National Geographic : 1956 Aug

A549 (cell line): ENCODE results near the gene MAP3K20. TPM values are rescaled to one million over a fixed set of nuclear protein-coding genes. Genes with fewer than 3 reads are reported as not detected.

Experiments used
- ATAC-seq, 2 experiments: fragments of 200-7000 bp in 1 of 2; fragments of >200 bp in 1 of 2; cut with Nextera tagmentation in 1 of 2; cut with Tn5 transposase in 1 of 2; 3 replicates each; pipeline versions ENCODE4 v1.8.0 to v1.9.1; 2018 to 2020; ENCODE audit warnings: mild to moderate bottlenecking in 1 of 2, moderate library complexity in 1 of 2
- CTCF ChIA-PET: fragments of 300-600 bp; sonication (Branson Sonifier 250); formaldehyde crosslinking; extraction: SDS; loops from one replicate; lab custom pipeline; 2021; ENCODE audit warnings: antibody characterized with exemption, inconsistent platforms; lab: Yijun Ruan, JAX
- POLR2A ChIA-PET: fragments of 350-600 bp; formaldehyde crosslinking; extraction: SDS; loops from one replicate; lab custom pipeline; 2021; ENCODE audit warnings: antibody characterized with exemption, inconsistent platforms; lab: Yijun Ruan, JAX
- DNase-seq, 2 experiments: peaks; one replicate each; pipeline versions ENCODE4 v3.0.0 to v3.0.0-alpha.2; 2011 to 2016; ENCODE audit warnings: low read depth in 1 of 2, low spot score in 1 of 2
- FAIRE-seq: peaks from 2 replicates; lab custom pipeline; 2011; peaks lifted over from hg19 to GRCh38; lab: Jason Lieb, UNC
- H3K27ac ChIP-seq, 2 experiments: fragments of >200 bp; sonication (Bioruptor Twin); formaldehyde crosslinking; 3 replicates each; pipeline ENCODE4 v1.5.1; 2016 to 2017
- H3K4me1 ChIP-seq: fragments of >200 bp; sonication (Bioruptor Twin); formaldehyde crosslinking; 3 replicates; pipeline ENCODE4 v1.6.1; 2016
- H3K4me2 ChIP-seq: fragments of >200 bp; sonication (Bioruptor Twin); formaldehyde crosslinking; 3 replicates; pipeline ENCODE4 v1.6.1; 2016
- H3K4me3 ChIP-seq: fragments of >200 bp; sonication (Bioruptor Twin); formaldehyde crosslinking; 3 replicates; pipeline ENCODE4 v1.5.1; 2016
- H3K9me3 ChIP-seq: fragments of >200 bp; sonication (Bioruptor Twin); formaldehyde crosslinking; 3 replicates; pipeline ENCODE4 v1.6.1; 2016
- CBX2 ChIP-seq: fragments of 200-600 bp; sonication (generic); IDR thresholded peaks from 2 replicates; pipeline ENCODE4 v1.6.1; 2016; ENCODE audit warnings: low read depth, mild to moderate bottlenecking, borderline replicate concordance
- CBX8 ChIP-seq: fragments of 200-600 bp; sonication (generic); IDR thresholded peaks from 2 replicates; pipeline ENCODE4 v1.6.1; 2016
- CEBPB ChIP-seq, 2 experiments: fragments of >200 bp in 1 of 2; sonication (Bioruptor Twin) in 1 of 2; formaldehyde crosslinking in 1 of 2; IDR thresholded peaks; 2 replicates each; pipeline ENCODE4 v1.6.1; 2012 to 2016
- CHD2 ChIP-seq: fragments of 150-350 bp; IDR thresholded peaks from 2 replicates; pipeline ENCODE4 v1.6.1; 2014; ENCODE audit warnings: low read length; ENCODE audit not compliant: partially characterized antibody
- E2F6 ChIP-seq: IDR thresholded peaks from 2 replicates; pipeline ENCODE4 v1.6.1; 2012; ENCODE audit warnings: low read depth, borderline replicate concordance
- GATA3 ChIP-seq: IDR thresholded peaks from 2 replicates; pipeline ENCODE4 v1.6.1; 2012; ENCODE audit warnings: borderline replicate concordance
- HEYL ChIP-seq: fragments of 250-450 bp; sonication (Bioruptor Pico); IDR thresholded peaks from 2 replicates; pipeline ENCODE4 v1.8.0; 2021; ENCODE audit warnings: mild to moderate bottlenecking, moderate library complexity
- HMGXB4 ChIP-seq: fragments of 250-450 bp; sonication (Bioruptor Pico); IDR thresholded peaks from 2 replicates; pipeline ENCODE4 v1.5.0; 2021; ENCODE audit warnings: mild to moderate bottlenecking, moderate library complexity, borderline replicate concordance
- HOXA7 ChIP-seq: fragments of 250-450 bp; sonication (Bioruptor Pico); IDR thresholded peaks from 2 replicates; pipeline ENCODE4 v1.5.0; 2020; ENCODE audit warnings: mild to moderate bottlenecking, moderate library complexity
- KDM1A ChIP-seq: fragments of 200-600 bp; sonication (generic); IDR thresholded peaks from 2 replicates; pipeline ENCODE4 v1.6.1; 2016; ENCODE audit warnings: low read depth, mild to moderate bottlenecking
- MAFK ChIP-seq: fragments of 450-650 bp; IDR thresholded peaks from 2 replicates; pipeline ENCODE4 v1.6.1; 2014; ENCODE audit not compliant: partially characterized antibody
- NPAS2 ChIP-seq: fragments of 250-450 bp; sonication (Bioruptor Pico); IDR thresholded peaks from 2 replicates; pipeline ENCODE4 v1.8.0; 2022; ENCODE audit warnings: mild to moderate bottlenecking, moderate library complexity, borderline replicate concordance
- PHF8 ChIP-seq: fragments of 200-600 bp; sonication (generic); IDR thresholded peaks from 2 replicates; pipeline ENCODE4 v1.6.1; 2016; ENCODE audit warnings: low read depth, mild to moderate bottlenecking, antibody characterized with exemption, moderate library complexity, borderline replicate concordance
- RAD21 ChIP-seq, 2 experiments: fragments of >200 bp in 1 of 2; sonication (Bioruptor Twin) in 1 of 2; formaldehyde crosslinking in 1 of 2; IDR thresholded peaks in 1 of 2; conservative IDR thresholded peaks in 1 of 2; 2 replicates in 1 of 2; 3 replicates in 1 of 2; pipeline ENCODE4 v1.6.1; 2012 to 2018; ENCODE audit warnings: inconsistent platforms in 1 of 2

274 Yolkmiar Wentzel, National Geographic Stalf Identifying Animal Portraits, Natives Beam Like Contestants on a TV Quiz Show On the canvas cover of a jeep truck, expedition artist Walter Weber painted animals and names of places he hoped to see. These Sara hunters, carrying 10-foot spears tipped with iron, enthusiastically named lion, elephant, and giraffe. A zebra likeness, on the opposite side of the truck cover, stumped them; the animal is unknown on French Equatorial Africa's grassy plains. opening within camera range of the half-eaten animal. In it we set up a battery of motion picture and still cameras. Wentzel carefully placed lights at strategic points in the trees and arranged the controls so they could be operated at the camera. As a final touch, everything was camouflaged with branches. Uninvited Guests Wreck a Reception Even if the camouflage failed, we reasoned, our lion was sure to come back for another meal. The presence of the truck should not disturb him, for he had walked shamelessly up to it the night before when he had entered camp to steal our hartebeest. And the scent of man apparently did not worry him either, for he had come close to us as we slept. Here, we felt, was a lion that would cooperate. By noon the truck with its cargo of cameras was in readiness. Then, late in the afternoon, we checked again to be sure everything was in order. An appalling sight greeted us. The outdoor studio was a shambles. Not a camera was left in the truck. Lights and wires had been pulled from the trees, and pieces of equipment were strewn about the ground. Not a cricket this time, but baboons, had foiled our carefully laid plans. A troop of the mischievous animals had spent a riotous afternoon tearing our "camouflaged" equip ment apart. Two cameras and two tripods were out of commission, but the rest of the gear remained usable. By suppertime we were ready again for our camp-raiding friend. Space in the truck was limited. Mrs. Weeks and Wentzel, we all agreed, should wait for the lion. Walt and I would take the jeep and go after lesser game. We had barely left camp when the lights of our car picked up a huge tawny form in the road ahead of us. "Well," Walt said, "it looks as if our friend is coming for an early supper tonight."